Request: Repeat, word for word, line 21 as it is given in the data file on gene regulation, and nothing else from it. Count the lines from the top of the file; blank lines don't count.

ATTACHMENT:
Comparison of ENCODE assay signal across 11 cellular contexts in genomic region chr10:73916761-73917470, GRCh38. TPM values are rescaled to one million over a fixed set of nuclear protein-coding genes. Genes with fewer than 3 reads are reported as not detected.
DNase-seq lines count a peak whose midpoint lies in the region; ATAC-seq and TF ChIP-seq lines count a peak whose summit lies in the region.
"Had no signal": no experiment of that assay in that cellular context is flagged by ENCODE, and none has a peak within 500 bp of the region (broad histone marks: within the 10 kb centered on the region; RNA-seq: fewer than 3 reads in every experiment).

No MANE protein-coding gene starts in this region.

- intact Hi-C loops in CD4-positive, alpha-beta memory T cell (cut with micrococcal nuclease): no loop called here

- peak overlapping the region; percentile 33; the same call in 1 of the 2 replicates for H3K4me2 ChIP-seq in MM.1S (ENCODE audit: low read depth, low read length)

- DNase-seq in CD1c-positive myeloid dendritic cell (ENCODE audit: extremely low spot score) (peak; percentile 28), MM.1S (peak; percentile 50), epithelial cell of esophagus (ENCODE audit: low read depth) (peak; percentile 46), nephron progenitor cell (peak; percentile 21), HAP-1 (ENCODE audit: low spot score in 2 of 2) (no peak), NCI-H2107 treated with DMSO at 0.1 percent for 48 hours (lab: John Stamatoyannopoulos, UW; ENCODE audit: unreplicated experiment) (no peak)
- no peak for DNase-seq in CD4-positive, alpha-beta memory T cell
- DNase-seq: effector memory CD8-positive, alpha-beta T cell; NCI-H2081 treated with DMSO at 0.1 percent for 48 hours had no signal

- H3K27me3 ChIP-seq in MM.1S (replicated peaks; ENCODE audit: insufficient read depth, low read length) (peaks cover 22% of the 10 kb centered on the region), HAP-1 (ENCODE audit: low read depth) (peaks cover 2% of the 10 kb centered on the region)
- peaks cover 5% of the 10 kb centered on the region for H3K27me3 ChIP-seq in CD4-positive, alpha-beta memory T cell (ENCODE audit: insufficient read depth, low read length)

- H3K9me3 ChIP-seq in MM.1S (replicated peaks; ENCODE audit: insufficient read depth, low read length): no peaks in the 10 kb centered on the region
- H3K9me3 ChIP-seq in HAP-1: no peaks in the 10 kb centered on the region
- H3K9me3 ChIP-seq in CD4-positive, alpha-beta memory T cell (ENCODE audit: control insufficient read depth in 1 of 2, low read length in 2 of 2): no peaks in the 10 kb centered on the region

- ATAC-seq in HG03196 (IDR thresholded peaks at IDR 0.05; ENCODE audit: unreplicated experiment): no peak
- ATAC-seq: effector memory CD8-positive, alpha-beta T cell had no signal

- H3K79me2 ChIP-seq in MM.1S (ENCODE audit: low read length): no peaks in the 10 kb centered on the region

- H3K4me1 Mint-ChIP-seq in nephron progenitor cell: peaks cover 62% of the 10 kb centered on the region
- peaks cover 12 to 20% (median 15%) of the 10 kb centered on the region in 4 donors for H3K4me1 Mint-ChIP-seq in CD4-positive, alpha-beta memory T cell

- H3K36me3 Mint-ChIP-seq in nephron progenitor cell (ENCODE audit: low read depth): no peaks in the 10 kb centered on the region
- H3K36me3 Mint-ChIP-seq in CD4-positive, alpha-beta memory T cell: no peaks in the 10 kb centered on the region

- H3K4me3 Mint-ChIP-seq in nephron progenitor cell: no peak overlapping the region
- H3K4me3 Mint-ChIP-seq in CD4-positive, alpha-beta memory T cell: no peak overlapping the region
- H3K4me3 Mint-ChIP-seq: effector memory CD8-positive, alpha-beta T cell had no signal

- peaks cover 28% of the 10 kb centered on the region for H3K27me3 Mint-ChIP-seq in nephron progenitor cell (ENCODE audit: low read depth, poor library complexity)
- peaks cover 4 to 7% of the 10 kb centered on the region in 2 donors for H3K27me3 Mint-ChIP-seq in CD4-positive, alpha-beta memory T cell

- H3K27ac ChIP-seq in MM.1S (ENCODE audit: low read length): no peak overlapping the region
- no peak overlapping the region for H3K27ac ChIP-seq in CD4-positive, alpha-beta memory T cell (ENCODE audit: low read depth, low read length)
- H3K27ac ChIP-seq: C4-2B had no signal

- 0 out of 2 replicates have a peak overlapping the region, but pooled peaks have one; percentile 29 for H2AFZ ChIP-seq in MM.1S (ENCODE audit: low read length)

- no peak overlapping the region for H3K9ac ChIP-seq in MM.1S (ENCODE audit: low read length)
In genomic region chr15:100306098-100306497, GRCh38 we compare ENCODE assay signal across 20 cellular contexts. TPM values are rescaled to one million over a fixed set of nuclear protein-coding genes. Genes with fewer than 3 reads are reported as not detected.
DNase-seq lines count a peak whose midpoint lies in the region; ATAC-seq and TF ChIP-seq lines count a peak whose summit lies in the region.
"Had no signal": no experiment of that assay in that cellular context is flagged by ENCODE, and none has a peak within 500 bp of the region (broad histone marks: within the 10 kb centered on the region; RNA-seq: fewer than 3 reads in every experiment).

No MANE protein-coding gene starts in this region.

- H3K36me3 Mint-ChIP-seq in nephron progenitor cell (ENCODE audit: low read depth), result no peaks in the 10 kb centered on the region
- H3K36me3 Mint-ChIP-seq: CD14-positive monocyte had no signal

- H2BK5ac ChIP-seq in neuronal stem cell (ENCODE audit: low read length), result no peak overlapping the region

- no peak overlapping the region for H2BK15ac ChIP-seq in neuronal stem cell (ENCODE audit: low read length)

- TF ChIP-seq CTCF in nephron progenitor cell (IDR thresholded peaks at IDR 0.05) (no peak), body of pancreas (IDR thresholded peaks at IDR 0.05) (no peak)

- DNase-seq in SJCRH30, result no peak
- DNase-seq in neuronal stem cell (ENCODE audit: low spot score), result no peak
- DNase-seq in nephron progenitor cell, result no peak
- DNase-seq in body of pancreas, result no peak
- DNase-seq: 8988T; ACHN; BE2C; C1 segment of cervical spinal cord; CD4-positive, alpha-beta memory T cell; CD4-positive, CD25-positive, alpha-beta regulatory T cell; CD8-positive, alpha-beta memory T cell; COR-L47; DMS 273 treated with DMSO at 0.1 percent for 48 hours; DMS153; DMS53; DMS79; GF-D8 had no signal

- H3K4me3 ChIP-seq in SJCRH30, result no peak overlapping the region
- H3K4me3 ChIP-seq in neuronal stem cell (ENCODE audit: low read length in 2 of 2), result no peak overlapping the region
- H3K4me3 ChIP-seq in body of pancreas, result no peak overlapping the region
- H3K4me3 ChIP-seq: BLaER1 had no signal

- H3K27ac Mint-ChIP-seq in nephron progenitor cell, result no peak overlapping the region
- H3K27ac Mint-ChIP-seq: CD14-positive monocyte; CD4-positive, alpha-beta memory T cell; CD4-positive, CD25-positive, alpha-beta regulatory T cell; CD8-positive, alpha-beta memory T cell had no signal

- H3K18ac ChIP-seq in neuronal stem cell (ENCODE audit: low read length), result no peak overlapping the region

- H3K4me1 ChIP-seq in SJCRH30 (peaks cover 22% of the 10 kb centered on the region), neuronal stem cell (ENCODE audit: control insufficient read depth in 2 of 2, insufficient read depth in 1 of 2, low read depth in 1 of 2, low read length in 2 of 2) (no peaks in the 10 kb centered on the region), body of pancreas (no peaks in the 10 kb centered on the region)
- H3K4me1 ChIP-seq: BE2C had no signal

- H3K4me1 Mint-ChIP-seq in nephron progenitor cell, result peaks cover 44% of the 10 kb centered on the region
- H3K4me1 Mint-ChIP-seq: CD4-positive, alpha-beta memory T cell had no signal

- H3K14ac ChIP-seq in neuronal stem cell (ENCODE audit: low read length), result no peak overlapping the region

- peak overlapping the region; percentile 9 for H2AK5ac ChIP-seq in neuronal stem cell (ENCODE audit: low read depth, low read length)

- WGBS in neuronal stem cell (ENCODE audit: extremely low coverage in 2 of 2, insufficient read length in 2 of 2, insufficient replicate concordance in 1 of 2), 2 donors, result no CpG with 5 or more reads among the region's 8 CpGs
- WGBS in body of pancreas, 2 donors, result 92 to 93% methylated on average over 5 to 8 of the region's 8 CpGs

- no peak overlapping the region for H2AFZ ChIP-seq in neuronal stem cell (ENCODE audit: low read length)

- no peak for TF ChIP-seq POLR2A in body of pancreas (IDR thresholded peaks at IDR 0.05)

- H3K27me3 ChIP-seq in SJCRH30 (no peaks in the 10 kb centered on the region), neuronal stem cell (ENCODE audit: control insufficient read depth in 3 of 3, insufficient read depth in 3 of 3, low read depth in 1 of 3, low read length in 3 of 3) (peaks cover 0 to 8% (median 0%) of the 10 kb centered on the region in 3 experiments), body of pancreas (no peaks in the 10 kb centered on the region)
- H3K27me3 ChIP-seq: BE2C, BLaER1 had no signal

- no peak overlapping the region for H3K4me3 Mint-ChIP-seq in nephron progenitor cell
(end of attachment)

- H3K36me3 Mint-ChIP-seq in CD4-positive, alpha-beta memory T cell: no peaks in the 10 kb centered on the region